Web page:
Experience with action (i.e. verb) concepts. While practicing yoga, children get real life experience with action concepts such as “turn, reach, push, spread, extend, flip, lift,” supporting vocabulary development.
Experience with spatial (i.e. preposition) concepts. While practicing yoga, children get real life experience with spatial terms such as, “up, down, behind, in front, left, right,” supporting vocabulary development.
Experience with concepts related to time. While practicing yoga, children get practice with concepts such as “3 breaths” or “hold for 30 seconds.”
Experience with vocabulary related to breathing. Yoga teaches children how to become aware of their breath. Yoga also teaches children how to control their inhale and exhale, which improves oxygenation in the body and calms/excites the nervous system.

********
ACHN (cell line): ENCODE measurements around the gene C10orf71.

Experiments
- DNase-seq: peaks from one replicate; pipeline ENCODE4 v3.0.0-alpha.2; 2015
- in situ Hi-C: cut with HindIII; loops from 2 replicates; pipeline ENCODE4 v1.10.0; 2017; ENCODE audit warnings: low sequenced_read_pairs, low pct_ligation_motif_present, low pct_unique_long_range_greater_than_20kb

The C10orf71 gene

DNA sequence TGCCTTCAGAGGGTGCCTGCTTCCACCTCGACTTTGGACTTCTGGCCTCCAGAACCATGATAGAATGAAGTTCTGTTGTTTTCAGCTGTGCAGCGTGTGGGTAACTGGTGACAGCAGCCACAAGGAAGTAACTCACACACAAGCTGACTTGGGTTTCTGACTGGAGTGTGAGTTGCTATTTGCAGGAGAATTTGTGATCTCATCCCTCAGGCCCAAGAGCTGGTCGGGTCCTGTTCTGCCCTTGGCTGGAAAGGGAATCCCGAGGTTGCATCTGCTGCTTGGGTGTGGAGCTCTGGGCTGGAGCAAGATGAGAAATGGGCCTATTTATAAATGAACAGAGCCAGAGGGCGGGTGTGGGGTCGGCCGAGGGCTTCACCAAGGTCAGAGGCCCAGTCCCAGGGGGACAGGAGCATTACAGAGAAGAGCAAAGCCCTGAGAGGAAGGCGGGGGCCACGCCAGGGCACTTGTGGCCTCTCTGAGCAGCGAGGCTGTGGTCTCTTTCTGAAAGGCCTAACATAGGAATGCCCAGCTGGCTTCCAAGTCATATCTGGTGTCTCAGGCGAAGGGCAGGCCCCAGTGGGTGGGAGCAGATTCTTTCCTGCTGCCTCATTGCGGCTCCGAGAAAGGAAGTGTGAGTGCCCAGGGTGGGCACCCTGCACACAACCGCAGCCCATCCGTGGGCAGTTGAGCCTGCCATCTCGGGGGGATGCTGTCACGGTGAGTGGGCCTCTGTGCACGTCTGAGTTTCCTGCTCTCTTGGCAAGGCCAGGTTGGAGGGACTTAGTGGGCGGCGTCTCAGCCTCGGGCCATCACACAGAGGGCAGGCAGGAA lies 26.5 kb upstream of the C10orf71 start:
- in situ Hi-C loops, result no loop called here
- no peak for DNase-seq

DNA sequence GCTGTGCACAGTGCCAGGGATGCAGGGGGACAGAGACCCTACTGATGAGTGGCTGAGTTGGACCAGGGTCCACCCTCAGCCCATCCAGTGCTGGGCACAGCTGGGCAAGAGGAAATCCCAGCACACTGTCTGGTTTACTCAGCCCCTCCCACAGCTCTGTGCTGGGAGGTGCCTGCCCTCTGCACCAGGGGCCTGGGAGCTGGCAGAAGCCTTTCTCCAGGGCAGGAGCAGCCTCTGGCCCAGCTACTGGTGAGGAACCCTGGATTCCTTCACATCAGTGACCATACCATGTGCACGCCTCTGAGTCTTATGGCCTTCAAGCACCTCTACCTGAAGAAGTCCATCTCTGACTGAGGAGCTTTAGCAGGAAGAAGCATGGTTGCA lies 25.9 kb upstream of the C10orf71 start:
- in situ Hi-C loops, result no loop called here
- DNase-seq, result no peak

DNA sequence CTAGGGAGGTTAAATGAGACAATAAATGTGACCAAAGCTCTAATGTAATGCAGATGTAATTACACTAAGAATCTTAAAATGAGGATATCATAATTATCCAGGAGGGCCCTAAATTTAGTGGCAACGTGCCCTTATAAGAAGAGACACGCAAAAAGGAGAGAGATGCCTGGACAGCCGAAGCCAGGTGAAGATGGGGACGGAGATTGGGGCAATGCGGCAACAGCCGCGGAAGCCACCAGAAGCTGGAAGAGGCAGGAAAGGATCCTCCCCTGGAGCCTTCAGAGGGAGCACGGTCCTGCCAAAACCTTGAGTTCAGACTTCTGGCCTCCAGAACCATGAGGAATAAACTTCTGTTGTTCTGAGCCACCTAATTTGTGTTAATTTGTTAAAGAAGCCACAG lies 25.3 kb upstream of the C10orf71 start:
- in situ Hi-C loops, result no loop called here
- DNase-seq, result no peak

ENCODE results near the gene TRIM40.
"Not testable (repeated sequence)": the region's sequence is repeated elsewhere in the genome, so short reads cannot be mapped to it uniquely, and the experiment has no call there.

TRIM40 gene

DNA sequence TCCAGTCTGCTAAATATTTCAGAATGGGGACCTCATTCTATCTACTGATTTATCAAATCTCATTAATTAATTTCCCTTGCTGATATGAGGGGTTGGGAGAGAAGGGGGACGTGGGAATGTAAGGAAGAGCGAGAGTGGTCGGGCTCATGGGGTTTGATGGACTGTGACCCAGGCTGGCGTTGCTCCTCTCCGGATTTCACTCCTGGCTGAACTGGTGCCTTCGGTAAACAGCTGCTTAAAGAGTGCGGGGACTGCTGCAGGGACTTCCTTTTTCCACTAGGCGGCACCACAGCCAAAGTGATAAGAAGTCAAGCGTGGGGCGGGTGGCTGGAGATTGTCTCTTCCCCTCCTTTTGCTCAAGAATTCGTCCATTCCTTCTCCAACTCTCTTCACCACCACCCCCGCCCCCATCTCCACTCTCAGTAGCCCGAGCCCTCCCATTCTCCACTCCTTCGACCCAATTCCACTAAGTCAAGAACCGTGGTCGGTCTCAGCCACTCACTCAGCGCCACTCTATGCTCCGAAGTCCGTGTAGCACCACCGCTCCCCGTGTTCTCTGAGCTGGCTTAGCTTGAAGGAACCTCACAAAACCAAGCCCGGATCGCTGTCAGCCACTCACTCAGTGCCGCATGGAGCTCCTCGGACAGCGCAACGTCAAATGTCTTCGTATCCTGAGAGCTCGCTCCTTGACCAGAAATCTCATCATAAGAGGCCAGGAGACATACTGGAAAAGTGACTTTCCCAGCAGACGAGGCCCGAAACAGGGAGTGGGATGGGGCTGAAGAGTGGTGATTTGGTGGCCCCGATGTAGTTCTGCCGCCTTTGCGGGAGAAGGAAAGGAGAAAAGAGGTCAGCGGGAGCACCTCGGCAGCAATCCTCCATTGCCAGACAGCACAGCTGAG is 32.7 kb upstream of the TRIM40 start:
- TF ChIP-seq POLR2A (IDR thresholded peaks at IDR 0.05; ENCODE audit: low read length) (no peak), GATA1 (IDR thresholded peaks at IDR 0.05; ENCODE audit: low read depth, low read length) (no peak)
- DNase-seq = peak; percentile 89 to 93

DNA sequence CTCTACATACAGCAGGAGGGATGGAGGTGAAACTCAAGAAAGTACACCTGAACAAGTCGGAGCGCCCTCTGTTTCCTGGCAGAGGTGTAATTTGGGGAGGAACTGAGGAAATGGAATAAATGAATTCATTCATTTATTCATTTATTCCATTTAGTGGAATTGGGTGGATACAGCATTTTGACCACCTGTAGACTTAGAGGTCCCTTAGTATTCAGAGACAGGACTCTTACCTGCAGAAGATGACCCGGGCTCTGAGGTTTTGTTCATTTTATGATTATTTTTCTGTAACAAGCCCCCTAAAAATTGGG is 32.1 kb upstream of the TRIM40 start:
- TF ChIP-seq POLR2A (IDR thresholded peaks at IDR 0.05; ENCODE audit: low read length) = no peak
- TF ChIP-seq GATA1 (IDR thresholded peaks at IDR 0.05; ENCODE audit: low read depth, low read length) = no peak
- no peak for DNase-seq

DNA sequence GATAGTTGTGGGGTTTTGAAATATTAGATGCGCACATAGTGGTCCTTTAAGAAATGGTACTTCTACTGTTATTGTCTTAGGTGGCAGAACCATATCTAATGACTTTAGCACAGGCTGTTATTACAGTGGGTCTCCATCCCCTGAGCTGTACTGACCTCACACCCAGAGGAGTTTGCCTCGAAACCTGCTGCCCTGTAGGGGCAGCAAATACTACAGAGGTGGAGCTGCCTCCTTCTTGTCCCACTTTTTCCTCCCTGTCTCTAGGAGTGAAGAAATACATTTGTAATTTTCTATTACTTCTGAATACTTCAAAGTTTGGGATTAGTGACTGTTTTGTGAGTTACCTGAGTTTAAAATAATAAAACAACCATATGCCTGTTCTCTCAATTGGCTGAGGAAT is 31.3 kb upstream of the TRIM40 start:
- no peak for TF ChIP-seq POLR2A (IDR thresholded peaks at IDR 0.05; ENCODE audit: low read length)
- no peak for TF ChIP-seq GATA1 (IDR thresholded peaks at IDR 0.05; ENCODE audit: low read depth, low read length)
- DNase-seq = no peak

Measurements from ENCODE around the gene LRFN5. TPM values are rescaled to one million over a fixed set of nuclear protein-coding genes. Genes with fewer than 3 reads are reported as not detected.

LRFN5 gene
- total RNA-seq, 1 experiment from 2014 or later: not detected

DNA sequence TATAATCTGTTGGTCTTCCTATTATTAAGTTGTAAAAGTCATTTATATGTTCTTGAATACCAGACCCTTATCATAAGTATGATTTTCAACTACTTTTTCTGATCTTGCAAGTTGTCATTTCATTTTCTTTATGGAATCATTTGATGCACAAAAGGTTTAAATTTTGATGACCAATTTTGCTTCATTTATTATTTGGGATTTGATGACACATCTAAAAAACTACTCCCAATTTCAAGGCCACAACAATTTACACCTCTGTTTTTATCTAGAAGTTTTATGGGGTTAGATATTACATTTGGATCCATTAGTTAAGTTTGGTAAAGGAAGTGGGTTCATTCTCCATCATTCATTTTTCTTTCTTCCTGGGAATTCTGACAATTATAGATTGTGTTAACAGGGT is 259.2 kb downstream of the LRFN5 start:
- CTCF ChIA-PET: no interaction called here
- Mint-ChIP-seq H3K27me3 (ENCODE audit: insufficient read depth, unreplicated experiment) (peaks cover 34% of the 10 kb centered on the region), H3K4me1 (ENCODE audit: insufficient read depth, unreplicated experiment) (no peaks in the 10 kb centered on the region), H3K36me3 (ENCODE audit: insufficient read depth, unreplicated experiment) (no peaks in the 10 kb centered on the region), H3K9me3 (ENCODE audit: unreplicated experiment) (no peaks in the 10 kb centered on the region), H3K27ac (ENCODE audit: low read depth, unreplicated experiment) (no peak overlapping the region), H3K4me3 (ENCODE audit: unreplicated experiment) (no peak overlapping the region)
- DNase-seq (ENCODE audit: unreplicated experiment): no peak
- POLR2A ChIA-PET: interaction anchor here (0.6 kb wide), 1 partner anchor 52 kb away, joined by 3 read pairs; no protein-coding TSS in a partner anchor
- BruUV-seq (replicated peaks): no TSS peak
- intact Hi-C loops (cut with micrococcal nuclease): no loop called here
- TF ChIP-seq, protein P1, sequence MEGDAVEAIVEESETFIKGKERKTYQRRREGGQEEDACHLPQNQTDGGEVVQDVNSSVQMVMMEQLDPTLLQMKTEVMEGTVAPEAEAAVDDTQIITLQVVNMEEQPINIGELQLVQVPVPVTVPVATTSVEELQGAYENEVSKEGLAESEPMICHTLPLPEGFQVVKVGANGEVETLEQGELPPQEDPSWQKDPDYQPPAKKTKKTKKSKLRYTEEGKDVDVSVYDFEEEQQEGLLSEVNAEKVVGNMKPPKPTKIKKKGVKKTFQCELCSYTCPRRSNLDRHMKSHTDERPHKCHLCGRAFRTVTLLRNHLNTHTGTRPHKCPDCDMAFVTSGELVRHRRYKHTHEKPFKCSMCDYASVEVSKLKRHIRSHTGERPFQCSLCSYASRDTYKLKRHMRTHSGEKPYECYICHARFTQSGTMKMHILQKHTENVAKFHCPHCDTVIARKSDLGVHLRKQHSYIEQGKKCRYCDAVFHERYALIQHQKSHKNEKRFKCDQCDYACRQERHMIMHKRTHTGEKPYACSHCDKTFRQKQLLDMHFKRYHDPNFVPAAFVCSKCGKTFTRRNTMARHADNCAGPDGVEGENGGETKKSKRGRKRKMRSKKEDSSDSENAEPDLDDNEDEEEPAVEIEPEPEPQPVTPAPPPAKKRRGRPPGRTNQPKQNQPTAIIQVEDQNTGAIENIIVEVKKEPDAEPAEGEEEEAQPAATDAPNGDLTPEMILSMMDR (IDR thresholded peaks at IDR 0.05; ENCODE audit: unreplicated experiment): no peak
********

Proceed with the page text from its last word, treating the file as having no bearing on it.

Repeated exposure to word combinations. While practicing yoga, children get to hear many adult models of word combinations (e.g. “lift arms up,” “spread fingers wide”), supporting grammar development.
Abstract concepts. Abstract concepts, such as courage, love, truth, authenticity, are concepts that do not have a tangible referent in the world to refer to; rather, the definition is completely formed in the mind. Yoga teaches abstract concepts by using a theme, or heart value, that is discussed throughout the entire yoga practice, supporting a child’s understanding of these abstract terms.
Decontextualized language. Decontextualized language involves using language to discuss items/events/people that are not in the present moment. For example, discussing what happened the previous day is using decontextualized language. Yoga uses supports decontextualized language by using kids’ imaginations and interweaving a theme throughout class.